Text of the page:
5 Strategies to Master Delegation and Transition from Doing to Leading

5 Strategies to Master Delegation and Transition from Doing to LeadingTo advance in your career or grow your business beyond a one-person show, you eventually have to learn to get things done through other people. Where early in your career, or as an early founder, you added value by what you did personally, to advance into leadership or to become a significant employer of others, your focus must shift from doing to leading.

Even if you like the idea of “keeping your hand in things,” over time, that approach can stifle growth, de-motivate employees, lead to burnout and send the signal that you are not ready for more senior roles or to lead a larger business.

“The upper limit of what’s possible will increase only with each collaborator you empower to contribute their best work to your shared priorities,” writes Jesse Sostrin, Ph.D., a Director in PwC’s Leadership Coaching Center of Excellence. “To raise the ceiling of your leadership potential, you need to extend your presence through the actions of others.”

Delegation gets personal

What an exciting concept — raising the ceiling of your leadership potential! This idea hits especially close to home for me right now as our team has recently made the strategic decision to take Monica Motivates, LLC international with the launch of our Europe, Middle East and Africa Business Unit (EMEA BU) and opening of our London office.

We are committed to closing the opportunity gap and driving economic inclusion globally and it’s exciting to see these efforts take shape. Of course, one person cannot be in four locations at once or meet all the needs of the many multinational companies and entrepreneurs who need support to help them develop overlooked and underutilized talent. That takes a team of people committed to the same objectives — and a leader capable of “. . . extending your presence through the actions of others,” according to Sostrin.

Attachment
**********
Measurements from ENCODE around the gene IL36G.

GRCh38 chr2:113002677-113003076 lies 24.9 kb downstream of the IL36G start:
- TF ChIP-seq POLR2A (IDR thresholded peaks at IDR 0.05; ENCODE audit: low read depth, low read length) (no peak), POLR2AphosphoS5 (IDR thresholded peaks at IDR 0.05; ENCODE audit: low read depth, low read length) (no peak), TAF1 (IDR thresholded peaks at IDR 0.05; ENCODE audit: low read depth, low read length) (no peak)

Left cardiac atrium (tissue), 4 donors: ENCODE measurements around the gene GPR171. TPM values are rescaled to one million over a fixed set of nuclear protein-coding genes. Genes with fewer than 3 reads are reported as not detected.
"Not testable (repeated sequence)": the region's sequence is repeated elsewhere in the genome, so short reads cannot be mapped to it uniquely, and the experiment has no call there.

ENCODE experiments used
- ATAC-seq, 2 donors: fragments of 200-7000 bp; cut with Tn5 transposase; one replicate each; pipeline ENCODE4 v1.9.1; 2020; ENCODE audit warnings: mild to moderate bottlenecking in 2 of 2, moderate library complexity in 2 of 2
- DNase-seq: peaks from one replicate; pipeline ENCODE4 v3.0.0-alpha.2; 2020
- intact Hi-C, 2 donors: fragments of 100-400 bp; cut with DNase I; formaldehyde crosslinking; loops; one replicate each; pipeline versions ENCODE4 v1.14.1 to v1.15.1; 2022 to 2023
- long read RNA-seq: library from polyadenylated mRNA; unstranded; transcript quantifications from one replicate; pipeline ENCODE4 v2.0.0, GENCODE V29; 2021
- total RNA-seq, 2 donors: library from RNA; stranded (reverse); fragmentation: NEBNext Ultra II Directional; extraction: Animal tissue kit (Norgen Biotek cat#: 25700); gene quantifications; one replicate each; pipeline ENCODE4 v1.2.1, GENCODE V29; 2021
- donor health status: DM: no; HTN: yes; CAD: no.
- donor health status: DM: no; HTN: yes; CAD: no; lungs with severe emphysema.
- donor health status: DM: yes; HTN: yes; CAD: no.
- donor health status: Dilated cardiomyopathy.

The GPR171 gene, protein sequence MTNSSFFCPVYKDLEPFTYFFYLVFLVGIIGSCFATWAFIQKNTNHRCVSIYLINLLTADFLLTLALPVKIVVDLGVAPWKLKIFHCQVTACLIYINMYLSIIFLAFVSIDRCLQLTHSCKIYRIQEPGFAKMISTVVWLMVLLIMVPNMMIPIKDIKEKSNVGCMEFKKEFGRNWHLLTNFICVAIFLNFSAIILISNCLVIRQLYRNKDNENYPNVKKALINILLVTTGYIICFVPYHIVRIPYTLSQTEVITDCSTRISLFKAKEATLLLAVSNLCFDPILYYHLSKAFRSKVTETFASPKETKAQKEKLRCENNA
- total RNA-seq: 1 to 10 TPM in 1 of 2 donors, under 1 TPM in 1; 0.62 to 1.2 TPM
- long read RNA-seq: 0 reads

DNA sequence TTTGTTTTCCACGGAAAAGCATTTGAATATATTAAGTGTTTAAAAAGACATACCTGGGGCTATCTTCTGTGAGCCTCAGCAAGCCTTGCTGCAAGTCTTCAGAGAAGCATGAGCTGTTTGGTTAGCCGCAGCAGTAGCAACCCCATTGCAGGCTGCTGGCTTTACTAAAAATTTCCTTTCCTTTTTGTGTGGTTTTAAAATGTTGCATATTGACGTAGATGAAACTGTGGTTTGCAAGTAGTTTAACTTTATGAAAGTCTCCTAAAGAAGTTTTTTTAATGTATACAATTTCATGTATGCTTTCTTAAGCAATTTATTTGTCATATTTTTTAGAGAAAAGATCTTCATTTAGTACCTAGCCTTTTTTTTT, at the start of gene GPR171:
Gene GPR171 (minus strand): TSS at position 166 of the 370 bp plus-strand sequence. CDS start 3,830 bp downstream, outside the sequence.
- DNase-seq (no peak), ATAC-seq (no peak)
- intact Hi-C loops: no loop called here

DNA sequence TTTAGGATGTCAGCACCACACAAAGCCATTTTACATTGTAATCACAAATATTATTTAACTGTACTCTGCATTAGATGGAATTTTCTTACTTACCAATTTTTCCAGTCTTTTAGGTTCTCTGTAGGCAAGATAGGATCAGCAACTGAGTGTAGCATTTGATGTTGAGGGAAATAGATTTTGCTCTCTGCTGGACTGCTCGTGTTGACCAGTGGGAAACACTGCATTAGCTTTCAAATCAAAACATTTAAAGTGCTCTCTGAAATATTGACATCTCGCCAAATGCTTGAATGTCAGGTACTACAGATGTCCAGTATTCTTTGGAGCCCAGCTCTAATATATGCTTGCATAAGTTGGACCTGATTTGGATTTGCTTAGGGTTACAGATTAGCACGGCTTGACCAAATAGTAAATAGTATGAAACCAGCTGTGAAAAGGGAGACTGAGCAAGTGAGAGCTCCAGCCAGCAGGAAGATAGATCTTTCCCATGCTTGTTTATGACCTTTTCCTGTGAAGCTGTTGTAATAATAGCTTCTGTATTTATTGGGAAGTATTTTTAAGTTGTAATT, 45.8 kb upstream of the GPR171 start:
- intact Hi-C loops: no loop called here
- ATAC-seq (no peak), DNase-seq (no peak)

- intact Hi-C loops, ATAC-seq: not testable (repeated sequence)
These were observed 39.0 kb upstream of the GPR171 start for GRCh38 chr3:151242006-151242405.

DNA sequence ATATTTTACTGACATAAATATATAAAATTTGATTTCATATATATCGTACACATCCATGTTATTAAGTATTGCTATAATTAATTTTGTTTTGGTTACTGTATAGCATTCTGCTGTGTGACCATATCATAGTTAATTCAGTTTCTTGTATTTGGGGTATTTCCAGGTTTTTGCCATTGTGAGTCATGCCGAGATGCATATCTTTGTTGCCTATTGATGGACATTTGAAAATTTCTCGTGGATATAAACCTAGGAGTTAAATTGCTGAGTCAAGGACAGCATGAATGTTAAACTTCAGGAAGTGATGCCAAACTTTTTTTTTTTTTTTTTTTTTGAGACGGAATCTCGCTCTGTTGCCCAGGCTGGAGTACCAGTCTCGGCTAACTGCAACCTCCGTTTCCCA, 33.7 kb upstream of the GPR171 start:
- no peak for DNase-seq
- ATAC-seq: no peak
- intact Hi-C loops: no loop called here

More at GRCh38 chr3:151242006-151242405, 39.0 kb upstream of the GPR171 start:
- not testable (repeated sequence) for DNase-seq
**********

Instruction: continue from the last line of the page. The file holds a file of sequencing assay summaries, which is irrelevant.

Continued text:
Here are five suggestions he and others have for becoming an effective delegator and better leader.

  1. Start with your reasons. In the very first conversation you have with a team member when you ask them to perform a specific task or head up a more complex effort, you need to share why this activity matters to you and the organization. When people understand how an action fits into the bigger picture, they are more motivated to contribute and far better positioned to make decisions and trouble shoot along the way. Sharing your personal why can be especially inspiring.
  2. Define the desired outcome. You know exactly how you’d tackle the project, but you may not always do a good job of letting others know how you define success. To help others succeed and to enable you to let go, make sure required approaches and critical outcomes are clearly outlined up front. Then clarify that all involved are aligned. “Before anyone starts working on a project, they should know what they need to complete and by when, including the metrics you’ll use to measure the success of their work,” says Harvard Business School (HBS) Professor and former CEO & Chair of Amgen, Kevin Sharer, in HBS Online.
  3. Temper your involvement. Delegation does not mean “hands off” or even, “Just give me a holler when you’re finished,” in most cases. But it doesn’t mean micromanaging every step of the process either. To find the right balance, you need to read the situation, the skills and preferences of the person taking on the task and the challenges within the environment. Open communication will help make this dance a smooth one; you don’t want to step on toes or leave someone without any idea what to do next. Clarify up front checkpoints that work for both of you.
  4. Reserve the right to say no, or perhaps. Delegation is an effective way to grow your impact, not a magic wand to take on more than you can manage. Remember, delegation is about less hands-on work but more For high-priority opportunities within your own wheelhouse, you might commit to them and carve out time to engage personally. For other opportunities that don’t fall directly into your priorities or skillset, you might consider them only if you can identify others who can carry them forward through their direct involvement. Of course, for projects that don’t align with goals or require time and expertise that don’t currently exist within the team, your best answer may be no, at least for now.
  5. Direct credit where it’s due. When others take on significant work and responsibility, it’s only right to give them credit for their achievements. When you make it clear in person and in public how the team member contributed, you will encourage more engagement, commitment and wins moving forward.

The great news about becoming a more effective delegator is that it helps you grow your impact while contributing to the development of others. What a powerful and inspiring twinset of reasons to raise your proficiency as an effective delegator.